So the question is, at what point does the name of a particular remixer carry more weight than the musical value of the remix itself? The answer is not black and white, and it’s likely that many labels would never admit to favouring a particular name over the musical quality of a remix itself. However, larger names generally entail larger revenues from digital or physical sales, and with many labels operating in small-scale, niche markets, these much-needed revenues can often aid the label to sustain itself or grow larger.
However, it is in fact possible — as Somfay notes — that a big name artist is sought after because of the quality of his or her work, and these cases are beneficial to both the quality of the music and the function of promotion for the release.
Blake Sutherland, owner of Canadian electronic label Wide Angle Recordings, shares his own views on the functionality of the ‘name’ of the remixer.
“For Wide Angle Recordings, the name is definitely second to the quality and sound of the remix itself,” notes Blake. “I think this is the only way you can really uphold the consistency and integrity of the label. Of course, the two things aren’t mutually exclusive…I have been a big fan of Max Cooper for a number of years, and his particular sound is in the same vein as most of the music we release on Wide Angle Recordings. Getting him on board means we get the name and the quality.”
When labels are able to secure a talented musician that also carries a big ‘name’ with his or her quality remix in addition to possessing a sound that fits the label — as is the case with Max Cooper for Wide Angle Recordings — it’s a win-win scenario.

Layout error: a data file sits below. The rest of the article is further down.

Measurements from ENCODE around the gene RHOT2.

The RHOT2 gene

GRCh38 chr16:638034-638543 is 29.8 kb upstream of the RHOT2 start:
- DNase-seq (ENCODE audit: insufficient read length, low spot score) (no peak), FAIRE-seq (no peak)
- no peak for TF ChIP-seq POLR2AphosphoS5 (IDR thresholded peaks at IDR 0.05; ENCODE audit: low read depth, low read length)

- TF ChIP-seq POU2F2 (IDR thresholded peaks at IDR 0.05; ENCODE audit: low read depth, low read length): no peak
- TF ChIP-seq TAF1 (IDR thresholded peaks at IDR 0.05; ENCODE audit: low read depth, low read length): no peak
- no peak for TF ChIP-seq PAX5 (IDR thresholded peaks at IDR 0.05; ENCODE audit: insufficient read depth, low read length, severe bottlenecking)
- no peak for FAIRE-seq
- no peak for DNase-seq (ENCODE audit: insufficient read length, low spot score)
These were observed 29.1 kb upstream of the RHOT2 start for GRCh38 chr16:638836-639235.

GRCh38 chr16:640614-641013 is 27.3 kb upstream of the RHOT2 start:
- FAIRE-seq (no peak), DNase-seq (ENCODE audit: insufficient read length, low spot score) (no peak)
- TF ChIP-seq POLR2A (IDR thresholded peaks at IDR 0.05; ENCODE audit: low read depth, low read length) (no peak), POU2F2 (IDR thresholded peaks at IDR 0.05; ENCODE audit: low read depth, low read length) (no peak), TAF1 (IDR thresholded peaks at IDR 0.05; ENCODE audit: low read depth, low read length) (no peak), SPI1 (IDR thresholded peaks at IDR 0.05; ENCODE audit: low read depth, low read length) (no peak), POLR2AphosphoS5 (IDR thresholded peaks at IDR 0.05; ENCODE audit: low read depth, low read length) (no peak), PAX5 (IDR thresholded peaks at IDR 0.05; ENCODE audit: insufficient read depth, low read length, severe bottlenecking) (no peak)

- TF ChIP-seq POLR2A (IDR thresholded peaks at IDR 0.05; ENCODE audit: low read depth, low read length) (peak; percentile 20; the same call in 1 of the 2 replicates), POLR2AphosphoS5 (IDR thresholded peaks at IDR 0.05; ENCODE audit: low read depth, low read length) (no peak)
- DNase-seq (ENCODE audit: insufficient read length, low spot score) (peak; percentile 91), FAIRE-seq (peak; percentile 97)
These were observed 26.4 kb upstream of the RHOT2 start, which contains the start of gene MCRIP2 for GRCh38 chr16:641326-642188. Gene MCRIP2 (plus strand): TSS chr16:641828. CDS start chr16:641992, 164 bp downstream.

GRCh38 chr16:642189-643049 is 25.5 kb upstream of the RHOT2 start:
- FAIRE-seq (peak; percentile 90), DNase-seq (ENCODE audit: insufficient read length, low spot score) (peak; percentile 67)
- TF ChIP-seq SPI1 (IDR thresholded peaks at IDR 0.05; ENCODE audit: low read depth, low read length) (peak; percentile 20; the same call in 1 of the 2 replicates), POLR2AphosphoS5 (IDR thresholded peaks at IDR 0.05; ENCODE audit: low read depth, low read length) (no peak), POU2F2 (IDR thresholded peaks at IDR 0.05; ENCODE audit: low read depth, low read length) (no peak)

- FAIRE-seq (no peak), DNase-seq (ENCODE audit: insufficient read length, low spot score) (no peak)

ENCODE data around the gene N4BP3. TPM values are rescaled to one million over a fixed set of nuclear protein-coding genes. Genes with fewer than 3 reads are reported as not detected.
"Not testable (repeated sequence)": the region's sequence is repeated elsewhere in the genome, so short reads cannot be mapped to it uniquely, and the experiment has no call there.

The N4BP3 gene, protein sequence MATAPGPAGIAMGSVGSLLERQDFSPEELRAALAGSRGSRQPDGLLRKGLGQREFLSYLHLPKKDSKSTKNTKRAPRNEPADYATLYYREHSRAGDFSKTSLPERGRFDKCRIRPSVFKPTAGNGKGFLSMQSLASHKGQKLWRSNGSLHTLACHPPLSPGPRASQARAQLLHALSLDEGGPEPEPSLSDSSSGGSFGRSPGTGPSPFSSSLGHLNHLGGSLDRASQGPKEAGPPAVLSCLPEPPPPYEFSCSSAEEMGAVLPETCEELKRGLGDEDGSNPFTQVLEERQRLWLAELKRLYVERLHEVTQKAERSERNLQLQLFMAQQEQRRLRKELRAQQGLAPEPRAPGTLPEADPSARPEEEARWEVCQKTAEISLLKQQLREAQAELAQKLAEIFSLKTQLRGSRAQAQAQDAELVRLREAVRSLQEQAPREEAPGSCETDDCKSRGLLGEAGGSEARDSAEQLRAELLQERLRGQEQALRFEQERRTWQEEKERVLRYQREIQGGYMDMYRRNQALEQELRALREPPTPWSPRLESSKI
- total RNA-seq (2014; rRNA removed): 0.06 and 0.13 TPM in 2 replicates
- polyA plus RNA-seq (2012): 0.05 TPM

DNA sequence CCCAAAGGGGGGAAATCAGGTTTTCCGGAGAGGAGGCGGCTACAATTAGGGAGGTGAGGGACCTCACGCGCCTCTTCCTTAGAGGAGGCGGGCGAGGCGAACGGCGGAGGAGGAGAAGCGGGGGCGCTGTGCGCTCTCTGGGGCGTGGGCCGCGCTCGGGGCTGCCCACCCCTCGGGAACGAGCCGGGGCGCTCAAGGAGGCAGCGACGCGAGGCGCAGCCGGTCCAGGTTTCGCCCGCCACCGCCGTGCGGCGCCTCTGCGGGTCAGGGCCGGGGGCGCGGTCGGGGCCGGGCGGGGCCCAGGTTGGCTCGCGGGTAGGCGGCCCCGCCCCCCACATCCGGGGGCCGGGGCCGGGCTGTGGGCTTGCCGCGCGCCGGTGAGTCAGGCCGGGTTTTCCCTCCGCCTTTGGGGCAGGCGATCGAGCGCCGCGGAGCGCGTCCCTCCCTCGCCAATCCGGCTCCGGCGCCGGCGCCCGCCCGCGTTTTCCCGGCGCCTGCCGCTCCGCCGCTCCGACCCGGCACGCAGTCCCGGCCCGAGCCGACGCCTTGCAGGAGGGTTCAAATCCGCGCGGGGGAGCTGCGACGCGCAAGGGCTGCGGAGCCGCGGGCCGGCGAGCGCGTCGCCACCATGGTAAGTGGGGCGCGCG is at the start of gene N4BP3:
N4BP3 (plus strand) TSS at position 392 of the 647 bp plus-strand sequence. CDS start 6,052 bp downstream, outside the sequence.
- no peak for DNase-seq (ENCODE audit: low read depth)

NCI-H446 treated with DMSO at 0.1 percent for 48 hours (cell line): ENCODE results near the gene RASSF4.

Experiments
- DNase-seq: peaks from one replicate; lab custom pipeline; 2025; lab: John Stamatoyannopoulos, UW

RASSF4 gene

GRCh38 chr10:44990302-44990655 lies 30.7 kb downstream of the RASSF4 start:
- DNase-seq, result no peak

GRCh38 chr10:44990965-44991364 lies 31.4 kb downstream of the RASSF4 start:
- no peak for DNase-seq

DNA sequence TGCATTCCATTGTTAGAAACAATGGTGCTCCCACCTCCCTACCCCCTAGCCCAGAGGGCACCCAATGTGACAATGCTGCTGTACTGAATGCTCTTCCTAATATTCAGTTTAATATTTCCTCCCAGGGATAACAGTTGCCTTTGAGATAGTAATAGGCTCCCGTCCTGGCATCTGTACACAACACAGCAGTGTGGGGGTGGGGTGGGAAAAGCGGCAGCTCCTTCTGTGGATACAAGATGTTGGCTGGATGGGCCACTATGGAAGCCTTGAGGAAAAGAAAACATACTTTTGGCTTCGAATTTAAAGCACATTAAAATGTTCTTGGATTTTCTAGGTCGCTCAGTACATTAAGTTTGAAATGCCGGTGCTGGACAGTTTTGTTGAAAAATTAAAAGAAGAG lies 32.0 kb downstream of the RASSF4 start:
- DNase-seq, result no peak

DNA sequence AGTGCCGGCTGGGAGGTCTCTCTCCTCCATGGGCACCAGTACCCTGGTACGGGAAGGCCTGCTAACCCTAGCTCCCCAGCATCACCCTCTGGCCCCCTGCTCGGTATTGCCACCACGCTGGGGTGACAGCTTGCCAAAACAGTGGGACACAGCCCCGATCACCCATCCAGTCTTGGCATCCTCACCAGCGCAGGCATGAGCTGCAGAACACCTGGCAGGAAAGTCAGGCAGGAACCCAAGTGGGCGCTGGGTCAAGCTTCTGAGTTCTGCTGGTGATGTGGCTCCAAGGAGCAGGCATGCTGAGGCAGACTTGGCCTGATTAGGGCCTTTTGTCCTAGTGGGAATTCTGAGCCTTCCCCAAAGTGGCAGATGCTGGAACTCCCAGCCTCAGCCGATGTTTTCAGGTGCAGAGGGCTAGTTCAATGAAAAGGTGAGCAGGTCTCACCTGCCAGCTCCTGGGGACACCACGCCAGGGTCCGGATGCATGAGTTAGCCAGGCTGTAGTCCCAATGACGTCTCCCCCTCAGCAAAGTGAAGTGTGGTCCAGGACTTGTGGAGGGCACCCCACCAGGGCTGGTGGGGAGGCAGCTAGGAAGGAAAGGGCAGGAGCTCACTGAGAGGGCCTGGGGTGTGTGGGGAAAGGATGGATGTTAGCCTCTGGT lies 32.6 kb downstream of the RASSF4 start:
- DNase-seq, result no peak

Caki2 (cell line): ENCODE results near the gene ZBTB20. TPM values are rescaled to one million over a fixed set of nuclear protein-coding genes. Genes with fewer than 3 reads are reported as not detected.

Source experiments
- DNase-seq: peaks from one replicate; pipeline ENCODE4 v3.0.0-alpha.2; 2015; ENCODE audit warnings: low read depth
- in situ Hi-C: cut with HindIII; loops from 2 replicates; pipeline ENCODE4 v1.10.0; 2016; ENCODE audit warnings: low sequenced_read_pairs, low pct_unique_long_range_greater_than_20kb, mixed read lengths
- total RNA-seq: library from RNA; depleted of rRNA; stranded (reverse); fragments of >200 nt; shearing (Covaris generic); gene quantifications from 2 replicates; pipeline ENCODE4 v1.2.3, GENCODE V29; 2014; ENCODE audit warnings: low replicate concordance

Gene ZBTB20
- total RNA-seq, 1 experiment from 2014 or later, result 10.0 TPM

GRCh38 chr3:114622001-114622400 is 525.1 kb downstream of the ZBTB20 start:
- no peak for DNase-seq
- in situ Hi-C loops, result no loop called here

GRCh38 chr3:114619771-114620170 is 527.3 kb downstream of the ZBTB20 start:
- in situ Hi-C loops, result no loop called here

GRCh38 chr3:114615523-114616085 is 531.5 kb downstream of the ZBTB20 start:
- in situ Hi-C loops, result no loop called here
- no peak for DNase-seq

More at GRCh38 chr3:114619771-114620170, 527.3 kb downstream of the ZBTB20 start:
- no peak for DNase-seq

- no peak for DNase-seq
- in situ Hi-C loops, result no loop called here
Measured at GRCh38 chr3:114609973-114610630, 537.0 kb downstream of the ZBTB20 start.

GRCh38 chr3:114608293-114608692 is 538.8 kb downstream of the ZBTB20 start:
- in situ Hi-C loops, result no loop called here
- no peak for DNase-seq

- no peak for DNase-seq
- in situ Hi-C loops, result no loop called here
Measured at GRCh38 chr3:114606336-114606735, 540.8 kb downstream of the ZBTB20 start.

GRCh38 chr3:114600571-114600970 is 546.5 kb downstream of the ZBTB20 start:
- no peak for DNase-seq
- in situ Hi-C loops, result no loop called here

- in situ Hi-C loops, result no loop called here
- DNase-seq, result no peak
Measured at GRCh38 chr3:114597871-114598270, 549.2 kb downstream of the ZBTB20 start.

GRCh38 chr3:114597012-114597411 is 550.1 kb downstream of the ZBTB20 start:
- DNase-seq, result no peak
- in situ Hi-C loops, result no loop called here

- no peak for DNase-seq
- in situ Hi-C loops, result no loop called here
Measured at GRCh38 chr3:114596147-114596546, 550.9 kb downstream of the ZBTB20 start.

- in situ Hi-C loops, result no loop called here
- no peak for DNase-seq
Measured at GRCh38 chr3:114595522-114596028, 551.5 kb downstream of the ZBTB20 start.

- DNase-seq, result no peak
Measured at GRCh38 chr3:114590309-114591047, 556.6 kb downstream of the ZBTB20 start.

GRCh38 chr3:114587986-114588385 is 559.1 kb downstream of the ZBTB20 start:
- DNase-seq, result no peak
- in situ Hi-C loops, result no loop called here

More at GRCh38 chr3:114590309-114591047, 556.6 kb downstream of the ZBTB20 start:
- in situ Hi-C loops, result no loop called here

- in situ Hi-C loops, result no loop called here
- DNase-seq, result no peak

“[Quality remixes from big names] will undoubtedly sell more, which will bring more money and potential fans to the label,” continues Blake. “The exposure that a big name can bring to a label and its artists is also quite beneficial. Generally if you find a popular name or a big remix on a particular label you will see what else that label has to offer.”
However, if a label seeks a big name artist who wouldn’t otherwise fit on the label musically, Blake believes that commissioning those types of artists can actually do more damage to the label in the long-term.
“If you have a popular, talented remixer on board but they are not in sync with the rest of your releases, it can actually be damaging to the label. The remix may sell and bring in some quick cash, but in the long run the inconsistency in sound will confuse fans.”
In addition to the functional perspective(s) of exposure and promotion, remixes are — more frequently than many would like to admit — a part of a release as “filler.”
Somfay believes this phenomenon might be tied to the ease of creating digital releases; a difference from packages that are released physically, as he explains further. “I have a hunch that labels who focus on releasing vinyl will ultimately be more aware of the quality they are keeping up due to the expense of producing records. The higher investment might dictate a stricter quality control.”